Hiya, just swinging by to let you know that this post made the Honorable Mentions list in our daily Travel Digest. Please drop by to check out all the rest of today's great posts and consider upvoting the Travel Digest if you like what we're doing.

Thank-you very much!

Nice pix and post.
Very interesting concept

Thanks, friend

This post was shared in the Curation Collective Discord community for curators, and upvoted and resteemed by the @c-squared community account after manual review.

Thank-you very much!

you really have some amazing photography skills, the angles are so perfect that it makes this place mysterious...i can see the romanasque period style in the architecture and thr is someti g about this video- history, acrchitecture, nature and some heavenly feeling.Loved it..thank you for sharing.

Very grateful for your kind comment, but I do not think I have special photographic skills. I adore this type of buildings, Romanesque-Gothic in its beginnings and that interior magic (allow the expression) that unfold. They are impressive and anyone can find that concept of God that had the medieval builders (weight, measure, measure, balance, proportion ...) looking from any angle of the ship where it is to observe. Light also plays an important role and if you ever have the chance to visit a cathedral (no matter what country you are in), I recommend you take advantage of the two most important moments of the day, sunrise and sunset and focus your attention on the stained glass windows. I assure you, dear friend, that you will see wonders. Independently, and since you mention it, the Romanesque temples were generally oriented in correspondence with the name of the saint or titular saint. And many of them, still contain numerous secrets in terms of orientation and solstices, for example, as the capital of the Nativity of the Burgos church of San Juan de Ortega, which illuminates a ray of sunshine coinciding with the summer solstice. With this and sorry for the extension of my response, I want to suggest that you do not have to have special skills to capture all the wonders that this type of buildings contain and that act on the spirit in a particular way. Thank you again and a big hug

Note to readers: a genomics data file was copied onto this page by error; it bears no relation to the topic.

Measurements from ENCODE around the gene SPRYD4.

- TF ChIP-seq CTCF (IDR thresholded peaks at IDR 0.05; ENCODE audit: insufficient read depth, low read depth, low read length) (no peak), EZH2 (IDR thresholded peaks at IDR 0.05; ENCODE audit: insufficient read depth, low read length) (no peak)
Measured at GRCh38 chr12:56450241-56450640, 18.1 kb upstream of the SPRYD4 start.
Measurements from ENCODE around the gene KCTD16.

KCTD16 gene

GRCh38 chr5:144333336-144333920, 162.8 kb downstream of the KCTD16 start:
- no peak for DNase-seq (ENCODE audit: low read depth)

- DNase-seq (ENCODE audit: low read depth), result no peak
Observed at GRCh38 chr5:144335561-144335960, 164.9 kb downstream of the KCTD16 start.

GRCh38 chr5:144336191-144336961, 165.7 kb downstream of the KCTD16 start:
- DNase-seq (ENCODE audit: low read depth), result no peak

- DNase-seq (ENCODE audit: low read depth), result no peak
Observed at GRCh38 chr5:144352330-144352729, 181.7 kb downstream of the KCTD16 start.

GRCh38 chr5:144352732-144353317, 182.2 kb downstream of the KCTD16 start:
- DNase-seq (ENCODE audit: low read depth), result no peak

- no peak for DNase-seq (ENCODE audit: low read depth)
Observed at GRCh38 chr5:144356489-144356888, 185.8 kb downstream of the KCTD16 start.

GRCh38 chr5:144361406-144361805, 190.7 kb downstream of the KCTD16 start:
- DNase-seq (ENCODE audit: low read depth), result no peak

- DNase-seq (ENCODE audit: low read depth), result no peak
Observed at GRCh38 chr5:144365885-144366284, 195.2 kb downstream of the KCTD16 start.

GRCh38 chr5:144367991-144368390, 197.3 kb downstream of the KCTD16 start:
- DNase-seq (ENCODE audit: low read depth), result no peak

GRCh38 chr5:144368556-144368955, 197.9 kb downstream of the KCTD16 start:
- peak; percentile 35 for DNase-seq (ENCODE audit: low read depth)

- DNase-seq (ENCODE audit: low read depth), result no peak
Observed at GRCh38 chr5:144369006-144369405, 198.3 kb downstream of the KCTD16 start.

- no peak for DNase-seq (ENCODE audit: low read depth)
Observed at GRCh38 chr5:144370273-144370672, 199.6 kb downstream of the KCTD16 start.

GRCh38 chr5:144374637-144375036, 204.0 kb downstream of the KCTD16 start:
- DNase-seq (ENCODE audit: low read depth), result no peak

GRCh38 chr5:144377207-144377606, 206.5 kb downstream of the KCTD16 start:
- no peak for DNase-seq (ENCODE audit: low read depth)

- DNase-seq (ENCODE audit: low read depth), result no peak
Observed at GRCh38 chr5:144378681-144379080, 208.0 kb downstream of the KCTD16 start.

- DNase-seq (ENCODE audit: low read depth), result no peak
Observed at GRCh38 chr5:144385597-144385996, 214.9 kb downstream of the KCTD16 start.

Congratulations! Your high quality travel content caught our attention and earned you a reward, in form of an upvote and resteem. Your work really stands out. Your article now has a chance to get curated and featured under the appropriate daily topic of our Travelfeed blog. Thank you for using #travelfeed

004Artboard_3 (1).jpg

Learn more about our travel project on Steemit by clicking on the banner above and join our community on Discord

Thank you very much. Very thankful

Vos vas a decir que yo soy un hambriendo pero espero hayas comido rico por allí en esos monasterios que estan monisimos y se así debio ser.
saludos feliz sabado.

Aunque no te lo creas, no es barato comer en los monasterios, que más de uno aprovecha el tirón turístico para hacer públicos sus refectorios. Ahora bien, merece la pena, porque te aseguro que comer vas a comer a cuerpo de rey. En Galicia, como en Asturias, Cantabria y el País Vasco, se come de primera y gran variedad de ricas viandas. En realidad, creo que en cualquier parte de España se come bien. Cualquiera lo diría, con el hambre que se ha pasado, pero también es cierto que la cocina española tiene muchos recursos e imaginación para hacer de platos sencillos y con ingredientes, digamos que baratos, verdaderas delicatessen dignas de los más espléndidos paladares. Ves?. Decirte esto y ya me está entrando hambre. Un abrazo

Congratulations, Your Post Has Been Added To The Steemit Worldmap!
Author link:
Post link:

Want to have your post on the map too?

  • Go to Steemitworldmap
  • Click the code slider at the bottom
  • Click on the map where your post should be (zoom in if needed)
  • Copy and paste the generated code in your post
  • Congrats, your post is now on the map!